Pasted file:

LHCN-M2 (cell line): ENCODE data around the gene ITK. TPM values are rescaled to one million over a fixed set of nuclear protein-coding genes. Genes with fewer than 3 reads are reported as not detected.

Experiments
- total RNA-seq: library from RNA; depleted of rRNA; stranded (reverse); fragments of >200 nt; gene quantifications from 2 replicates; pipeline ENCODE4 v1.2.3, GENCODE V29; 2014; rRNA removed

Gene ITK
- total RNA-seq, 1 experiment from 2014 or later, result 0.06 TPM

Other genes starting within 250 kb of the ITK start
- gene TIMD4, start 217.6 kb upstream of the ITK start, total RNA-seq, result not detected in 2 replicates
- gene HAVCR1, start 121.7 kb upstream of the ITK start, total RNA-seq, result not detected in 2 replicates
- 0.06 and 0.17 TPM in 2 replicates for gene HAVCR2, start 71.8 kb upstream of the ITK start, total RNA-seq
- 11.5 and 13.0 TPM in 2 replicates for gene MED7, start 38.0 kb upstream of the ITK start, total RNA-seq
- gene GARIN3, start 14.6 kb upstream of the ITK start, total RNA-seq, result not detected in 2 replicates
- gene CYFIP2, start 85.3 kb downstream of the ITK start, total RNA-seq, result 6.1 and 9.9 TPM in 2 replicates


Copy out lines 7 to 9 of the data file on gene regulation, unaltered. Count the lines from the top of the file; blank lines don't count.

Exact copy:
- gene TIMD4, start 217.6 kb upstream of the ITK start, total RNA-seq, result not detected in 2 replicates
- gene HAVCR1, start 121.7 kb upstream of the ITK start, total RNA-seq, result not detected in 2 replicates
- 0.06 and 0.17 TPM in 2 replicates for gene HAVCR2, start 71.8 kb upstream of the ITK start, total RNA-seq